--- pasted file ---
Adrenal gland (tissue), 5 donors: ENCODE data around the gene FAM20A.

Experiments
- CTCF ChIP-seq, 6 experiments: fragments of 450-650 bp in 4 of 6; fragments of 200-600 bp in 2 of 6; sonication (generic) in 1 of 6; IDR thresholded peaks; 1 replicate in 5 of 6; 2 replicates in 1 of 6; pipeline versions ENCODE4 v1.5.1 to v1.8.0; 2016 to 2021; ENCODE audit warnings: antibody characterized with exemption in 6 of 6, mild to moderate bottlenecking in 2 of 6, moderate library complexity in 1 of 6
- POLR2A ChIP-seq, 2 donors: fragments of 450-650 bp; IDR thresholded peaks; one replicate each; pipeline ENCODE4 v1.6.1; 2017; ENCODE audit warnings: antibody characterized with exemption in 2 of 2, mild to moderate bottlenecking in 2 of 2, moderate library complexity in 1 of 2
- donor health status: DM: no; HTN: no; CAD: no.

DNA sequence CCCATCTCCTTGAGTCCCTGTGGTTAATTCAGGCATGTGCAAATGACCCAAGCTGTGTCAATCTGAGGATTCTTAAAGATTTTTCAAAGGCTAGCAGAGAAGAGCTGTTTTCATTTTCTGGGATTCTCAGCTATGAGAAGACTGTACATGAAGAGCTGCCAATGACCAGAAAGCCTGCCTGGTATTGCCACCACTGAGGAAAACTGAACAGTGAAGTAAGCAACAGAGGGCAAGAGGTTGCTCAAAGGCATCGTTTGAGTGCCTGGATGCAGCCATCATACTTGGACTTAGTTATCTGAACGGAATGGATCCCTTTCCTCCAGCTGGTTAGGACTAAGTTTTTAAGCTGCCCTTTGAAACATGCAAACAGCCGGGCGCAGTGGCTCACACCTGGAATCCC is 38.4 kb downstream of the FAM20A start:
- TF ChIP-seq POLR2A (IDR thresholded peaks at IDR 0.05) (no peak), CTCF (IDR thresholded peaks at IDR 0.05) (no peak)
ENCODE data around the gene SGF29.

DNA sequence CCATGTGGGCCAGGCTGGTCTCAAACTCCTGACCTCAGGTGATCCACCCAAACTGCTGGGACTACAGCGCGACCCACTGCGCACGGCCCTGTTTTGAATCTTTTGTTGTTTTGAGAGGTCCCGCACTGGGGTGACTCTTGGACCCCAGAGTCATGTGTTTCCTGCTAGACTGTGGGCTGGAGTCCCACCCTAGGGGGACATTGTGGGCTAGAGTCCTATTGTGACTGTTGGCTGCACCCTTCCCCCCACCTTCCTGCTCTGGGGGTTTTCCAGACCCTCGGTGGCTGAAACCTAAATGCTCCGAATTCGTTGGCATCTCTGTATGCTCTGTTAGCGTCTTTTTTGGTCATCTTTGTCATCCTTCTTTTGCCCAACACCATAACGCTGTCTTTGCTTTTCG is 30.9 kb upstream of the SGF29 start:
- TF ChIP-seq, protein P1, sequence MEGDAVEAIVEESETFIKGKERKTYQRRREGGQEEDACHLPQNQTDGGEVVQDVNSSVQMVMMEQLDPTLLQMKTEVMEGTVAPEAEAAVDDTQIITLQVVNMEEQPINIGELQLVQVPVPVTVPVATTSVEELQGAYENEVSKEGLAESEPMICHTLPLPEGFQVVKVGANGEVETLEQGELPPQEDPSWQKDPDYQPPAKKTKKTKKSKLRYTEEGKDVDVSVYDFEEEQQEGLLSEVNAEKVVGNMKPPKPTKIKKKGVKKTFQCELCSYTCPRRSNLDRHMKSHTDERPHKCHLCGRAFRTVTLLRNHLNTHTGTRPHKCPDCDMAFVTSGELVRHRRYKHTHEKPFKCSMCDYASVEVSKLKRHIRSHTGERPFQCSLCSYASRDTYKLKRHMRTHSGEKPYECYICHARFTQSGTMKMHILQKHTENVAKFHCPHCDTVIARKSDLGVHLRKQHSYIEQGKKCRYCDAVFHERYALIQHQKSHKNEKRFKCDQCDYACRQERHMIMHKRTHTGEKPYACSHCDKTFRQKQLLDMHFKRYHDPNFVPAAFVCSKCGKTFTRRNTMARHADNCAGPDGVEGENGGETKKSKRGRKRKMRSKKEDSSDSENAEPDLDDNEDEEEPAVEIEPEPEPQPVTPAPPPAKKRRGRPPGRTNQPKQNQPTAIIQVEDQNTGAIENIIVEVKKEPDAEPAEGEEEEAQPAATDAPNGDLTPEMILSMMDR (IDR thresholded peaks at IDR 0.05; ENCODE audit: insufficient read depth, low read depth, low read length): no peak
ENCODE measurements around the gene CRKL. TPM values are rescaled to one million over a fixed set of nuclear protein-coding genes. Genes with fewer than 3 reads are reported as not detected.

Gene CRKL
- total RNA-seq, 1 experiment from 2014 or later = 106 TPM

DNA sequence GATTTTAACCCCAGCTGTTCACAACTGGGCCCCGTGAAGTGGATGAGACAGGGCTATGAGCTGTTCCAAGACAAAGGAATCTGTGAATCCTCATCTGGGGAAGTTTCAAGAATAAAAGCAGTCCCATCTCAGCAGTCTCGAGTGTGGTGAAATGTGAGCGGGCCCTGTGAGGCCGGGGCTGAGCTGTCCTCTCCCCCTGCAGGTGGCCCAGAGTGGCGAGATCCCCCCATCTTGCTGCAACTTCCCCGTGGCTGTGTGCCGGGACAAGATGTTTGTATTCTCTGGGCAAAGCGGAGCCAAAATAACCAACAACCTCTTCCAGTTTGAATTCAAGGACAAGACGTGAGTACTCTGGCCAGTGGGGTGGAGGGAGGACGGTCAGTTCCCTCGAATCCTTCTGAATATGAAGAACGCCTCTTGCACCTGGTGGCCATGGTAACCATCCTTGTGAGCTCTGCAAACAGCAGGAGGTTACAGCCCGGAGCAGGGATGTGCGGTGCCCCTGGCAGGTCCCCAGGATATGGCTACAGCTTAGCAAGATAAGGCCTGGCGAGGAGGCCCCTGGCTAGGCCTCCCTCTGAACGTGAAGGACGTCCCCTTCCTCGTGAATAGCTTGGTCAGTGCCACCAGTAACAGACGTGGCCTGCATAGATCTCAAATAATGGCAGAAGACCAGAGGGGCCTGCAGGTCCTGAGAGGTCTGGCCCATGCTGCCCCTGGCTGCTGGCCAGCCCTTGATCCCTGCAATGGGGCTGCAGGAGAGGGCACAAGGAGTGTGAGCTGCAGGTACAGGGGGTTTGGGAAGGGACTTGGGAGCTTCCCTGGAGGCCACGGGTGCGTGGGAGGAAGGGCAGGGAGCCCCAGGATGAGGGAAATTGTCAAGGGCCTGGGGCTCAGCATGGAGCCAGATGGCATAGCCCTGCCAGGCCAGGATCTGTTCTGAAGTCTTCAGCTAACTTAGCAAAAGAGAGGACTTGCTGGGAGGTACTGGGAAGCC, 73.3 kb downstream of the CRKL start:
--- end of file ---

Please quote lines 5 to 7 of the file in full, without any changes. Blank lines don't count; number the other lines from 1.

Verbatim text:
- donor health status: DM: no; HTN: no; CAD: no.

DNA sequence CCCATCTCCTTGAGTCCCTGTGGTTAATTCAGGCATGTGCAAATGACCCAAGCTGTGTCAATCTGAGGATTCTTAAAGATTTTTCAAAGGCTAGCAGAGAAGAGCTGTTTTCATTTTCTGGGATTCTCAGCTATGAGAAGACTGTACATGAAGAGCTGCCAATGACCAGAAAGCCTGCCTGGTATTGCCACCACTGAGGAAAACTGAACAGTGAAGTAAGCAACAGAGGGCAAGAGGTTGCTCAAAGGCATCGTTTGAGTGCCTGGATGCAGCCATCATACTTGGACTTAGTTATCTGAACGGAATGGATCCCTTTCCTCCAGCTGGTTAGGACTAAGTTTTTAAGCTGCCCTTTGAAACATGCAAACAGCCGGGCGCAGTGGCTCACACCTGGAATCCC is 38.4 kb downstream of the FAM20A start:
- TF ChIP-seq POLR2A (IDR thresholded peaks at IDR 0.05) (no peak), CTCF (IDR thresholded peaks at IDR 0.05) (no peak)